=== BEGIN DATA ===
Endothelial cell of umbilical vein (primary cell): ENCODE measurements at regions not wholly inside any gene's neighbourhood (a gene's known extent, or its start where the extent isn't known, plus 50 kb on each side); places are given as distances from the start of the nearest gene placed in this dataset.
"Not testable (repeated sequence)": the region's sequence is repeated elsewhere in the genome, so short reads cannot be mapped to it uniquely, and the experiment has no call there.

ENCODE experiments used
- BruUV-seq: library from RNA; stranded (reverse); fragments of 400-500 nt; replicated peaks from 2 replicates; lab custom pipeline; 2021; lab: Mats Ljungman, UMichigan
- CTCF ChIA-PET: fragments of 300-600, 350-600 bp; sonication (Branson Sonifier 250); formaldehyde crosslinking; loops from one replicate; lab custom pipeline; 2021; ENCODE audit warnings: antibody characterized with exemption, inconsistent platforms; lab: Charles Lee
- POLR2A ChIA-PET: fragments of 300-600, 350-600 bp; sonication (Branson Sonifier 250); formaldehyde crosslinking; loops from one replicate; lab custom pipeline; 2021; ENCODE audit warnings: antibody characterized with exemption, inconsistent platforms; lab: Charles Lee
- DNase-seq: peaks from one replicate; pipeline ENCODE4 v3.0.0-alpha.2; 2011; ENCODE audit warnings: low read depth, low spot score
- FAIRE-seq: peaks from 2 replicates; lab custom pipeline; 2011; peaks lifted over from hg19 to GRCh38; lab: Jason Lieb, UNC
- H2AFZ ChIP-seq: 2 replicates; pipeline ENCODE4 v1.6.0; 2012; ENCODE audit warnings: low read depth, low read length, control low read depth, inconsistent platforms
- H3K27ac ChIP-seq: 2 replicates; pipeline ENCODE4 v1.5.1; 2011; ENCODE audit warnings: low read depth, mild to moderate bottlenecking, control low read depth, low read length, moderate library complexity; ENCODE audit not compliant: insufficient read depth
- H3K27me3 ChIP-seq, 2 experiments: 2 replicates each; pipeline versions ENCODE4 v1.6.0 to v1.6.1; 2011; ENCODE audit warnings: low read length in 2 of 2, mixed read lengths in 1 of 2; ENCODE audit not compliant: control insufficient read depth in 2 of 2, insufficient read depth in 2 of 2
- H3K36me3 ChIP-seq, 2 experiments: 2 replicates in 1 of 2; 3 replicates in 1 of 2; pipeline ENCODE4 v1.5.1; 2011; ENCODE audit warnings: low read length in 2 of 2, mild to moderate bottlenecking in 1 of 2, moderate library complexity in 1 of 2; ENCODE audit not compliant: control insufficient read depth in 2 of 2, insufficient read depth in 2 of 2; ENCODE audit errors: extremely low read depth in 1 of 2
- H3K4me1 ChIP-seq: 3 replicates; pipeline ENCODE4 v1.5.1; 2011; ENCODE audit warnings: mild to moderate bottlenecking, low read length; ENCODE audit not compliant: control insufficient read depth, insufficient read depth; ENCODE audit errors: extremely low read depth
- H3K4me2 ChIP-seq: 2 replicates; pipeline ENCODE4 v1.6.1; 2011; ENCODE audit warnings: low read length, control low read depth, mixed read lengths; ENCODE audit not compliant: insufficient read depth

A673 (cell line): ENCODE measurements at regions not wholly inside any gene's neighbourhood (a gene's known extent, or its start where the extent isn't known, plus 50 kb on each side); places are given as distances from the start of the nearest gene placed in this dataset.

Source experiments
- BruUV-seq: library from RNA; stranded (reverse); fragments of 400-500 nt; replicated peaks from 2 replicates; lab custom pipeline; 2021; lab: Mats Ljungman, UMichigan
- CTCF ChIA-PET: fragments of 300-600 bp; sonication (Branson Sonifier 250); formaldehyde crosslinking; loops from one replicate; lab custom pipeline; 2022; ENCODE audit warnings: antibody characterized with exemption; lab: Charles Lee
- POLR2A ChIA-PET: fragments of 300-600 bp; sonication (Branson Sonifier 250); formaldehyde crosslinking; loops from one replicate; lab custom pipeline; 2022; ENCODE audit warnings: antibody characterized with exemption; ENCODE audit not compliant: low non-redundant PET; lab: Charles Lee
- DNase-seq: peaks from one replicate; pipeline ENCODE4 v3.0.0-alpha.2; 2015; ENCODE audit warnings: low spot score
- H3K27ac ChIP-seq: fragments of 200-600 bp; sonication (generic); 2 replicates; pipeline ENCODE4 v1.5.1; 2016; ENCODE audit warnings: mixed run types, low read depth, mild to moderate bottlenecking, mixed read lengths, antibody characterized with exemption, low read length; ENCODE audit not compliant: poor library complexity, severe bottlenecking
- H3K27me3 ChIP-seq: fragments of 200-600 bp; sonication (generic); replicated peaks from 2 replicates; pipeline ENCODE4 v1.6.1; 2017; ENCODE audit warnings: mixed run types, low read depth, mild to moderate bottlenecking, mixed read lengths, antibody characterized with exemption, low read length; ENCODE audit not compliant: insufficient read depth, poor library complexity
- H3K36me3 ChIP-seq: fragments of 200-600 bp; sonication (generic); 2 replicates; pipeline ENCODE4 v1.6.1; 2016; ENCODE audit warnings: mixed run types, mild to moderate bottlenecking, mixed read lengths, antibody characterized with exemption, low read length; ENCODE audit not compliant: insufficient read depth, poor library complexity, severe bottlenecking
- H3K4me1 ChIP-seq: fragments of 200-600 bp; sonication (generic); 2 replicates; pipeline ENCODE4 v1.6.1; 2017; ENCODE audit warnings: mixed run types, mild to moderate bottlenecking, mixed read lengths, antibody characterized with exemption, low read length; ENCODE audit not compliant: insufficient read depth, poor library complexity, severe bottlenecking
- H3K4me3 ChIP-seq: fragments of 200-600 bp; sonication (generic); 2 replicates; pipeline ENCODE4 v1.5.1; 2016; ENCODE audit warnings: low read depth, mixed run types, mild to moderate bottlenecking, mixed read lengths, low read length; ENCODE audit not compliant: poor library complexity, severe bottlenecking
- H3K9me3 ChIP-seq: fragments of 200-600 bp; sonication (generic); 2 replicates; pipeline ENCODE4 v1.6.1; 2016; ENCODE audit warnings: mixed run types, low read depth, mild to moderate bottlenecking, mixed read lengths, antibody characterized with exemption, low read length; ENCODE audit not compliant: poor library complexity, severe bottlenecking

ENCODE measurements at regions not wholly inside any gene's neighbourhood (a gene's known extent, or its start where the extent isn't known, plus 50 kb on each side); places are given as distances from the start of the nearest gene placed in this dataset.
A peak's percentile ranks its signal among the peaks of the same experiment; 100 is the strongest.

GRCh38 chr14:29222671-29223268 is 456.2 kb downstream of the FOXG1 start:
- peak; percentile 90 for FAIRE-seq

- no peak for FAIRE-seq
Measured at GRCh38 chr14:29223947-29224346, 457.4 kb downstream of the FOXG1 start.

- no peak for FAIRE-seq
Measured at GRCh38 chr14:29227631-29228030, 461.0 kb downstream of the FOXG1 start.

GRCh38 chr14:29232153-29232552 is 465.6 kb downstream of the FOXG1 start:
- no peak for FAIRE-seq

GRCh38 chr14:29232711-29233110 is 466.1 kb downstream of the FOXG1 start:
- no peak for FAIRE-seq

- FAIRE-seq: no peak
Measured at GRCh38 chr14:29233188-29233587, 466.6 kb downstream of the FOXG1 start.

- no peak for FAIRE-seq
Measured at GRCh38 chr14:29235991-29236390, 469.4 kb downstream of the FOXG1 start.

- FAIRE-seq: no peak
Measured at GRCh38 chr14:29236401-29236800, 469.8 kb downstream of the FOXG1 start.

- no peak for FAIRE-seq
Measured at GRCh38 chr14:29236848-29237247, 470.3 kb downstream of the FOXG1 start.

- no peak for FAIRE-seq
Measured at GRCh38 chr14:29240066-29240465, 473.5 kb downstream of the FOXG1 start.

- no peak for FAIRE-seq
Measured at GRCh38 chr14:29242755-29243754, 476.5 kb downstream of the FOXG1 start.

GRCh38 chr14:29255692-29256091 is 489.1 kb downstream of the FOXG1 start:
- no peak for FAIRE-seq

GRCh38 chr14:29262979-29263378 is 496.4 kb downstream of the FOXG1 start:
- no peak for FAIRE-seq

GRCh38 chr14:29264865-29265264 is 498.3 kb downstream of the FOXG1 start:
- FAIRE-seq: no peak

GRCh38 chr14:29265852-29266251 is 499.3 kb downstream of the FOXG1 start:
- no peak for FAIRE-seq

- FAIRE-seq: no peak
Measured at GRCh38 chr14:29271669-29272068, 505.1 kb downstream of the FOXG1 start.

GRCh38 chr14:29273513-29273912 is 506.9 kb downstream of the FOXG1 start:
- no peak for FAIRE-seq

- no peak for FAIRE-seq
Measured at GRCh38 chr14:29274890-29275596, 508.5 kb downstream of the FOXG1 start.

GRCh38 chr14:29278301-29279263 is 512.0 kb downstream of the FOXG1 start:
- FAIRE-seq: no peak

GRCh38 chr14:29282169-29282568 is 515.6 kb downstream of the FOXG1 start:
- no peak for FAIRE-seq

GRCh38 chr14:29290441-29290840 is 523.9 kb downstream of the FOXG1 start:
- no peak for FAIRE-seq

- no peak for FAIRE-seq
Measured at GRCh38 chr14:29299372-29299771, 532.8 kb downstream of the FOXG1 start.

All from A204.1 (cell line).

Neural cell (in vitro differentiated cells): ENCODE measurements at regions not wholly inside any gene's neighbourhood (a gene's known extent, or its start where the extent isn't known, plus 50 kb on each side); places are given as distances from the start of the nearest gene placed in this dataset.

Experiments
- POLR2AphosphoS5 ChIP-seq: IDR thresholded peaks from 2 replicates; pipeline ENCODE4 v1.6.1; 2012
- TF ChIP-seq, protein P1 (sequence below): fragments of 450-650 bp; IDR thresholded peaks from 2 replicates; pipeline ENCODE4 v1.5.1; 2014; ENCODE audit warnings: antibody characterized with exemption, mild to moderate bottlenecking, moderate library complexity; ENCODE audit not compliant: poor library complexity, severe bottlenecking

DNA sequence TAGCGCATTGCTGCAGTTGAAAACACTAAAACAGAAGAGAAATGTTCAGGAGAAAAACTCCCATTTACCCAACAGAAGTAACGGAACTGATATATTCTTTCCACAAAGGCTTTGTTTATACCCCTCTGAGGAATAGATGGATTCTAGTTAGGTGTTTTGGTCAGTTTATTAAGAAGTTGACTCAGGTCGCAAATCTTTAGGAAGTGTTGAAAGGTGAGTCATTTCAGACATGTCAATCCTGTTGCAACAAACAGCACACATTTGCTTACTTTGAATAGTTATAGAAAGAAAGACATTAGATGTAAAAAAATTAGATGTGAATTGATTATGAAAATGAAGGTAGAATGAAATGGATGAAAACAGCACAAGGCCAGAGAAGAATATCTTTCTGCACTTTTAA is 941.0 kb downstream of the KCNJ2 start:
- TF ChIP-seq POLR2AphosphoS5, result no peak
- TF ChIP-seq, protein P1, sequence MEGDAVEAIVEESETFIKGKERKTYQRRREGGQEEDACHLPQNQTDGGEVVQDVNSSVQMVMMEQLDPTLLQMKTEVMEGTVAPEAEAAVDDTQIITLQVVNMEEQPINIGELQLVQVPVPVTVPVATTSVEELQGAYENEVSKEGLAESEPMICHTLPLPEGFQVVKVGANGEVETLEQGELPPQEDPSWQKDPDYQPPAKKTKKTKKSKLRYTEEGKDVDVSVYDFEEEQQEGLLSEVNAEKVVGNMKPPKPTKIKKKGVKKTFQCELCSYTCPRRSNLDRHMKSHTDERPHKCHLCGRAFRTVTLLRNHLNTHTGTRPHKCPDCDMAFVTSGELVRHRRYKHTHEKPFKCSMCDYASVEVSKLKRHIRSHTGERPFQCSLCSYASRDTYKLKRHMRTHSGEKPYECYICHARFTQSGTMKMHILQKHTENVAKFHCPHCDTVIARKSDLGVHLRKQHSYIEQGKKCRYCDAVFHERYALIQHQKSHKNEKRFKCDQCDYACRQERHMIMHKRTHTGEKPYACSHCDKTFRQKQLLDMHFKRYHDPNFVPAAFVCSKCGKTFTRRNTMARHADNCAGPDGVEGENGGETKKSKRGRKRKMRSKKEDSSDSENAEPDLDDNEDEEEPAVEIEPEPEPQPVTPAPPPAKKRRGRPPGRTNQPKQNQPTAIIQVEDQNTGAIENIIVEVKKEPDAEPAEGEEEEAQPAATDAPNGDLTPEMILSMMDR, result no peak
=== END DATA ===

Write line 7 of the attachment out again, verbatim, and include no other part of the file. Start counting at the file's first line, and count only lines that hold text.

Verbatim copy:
- DNase-seq: peaks from one replicate; pipeline ENCODE4 v3.0.0-alpha.2; 2011; ENCODE audit warnings: low read depth, low spot score